Writers Have Souls and Plagiarism Sucks

"The pen is the tongue of the soul; as are the thoughts engendered there, so will be the things written."—Miguel de Cervantes

If the pen is the tongue of the soul, then the act of plagiarism is akin to the act of stealing one's soul.

Because I am very protective of my soul, I enter lines from BDTR every so often into Google to see if anything else besides my story comes up. Being optimistic, I never actually expect it to. A couple weeks ago, it did.

What I found was a story posted on fanfiction and tumblr that begins like this:

"Taylor Swift stood to [Snape] like an illusion in his peripheral vision, so that he turned his head but saw nothing tangible. She was pretty, but there were students more beautiful than her from whom he desired exclusively their potions essays. She was a brilliant writer and critical thinker, but in fifth year Potions being brilliant denoted being above average. And though she made thought-provoking insights in her essays, she was a quiet sort of girl. Rather than thrusting her limbs into the air like The Granger, she preferred fading into the sea of her peers the way a dandelion fragmented into a breeze."

(If you're one of the many people who do not read BDTR, it's almost word for word taken from one of the paragraphs in the first chapter of my story.)

I'm not going to describe my initial reaction because it was unoriginal and involved several F-words used in humorless ways. One bizarre thing that popped into my head, though, was this episode of The Simpsons when Homer gets Snake's car. At one point Snake sniffs the gasoline and chases after Homer, saying, "Hey, that smells like regular! She needs premium, dude!" I am not at all suggesting that my writing is close to premium quality, but I do take pride in it, and when it gets mutilated to fit around a story about Taylor Swift and Severus Snape (? ! ? [dafuq] ! ? ! ? ? ? ?), well, let's just say I've acquired a newfound camaraderie with Snake. Oh, and did I mention that Snake vows to destroy Homer? There may have been a parallel there as well.

For writers, what I learned:

1. To paraphrase Alastor Moody: constant vigilance is a must.

2. Contacting support at fanfiction or fictionpress or using the "Report Abuse" button is completely unreliable. I once reported a plagiarism case for an author who posted something from Shakespeare's Macbeth, and it was dealt with in twenty minutes. Perhaps it's because the staff is busy going through a site update, or perhaps they care more about established writers, but I sent emails and reports every day for a week and received no help when my own work was plagiarized.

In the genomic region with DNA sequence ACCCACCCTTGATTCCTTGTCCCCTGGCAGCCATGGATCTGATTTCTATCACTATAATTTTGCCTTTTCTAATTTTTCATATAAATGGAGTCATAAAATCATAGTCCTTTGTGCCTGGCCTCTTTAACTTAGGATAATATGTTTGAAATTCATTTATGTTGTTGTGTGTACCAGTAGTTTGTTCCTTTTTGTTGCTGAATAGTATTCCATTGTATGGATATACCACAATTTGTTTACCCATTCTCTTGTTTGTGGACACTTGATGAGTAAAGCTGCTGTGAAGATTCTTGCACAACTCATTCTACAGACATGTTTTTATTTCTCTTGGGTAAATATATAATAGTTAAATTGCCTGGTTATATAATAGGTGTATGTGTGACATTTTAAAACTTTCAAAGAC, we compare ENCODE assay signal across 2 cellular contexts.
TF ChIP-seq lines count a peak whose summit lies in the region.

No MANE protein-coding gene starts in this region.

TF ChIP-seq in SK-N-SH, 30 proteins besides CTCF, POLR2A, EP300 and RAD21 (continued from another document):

3. Passive-aggressive (mostly aggressive) PM messages to the plagiarizer are much more effective in getting the work removed.

4. I was completely prepared to file a DMCA Copyright Infringement report. It involves providing your name, address, phone number etc, and I have not read the entire legal code, but I don't think your private information will be made public on the internet. Both fictionpress/fanfiction and tumblr (and most other hosting sites) have a separate email for filing legal complaints, so I imagine they pay more attention to those cases. It can't hurt to have a filled copy of the report on hand and ready to go if worst comes to worst.

5. Losing faith in humanity really puts a dampener on motivation for writing.

To plagiarizers:

1. The time spent copying and replacing your characters in someone else's work would be better allocated to practicing original writing. There are all sorts of wonderful people online willing to give writing tips. Does it feel good to know that if people like your plagiarized story, it's not actually your work they like? Does it feel good to know that the more people like your work, the more likely it is for people to discover it's plagiarized, the worse the consequences will be when it's discovered?

2. Ugly things happen to plagiarizers- Joe Biden's plagiarism in law school was part of a major controversy that caused him to lose the 1988 bid for candidate for presidency. Of course, while politicians are constantly being blamed and forgiven, I imagine that plagiarism is a much more serious and permanent blemish to the records of people who want to be recognized for their writing.

3. The writer you plagiarize from may just happen to be a tech-savvy stalker and demonic nutcase.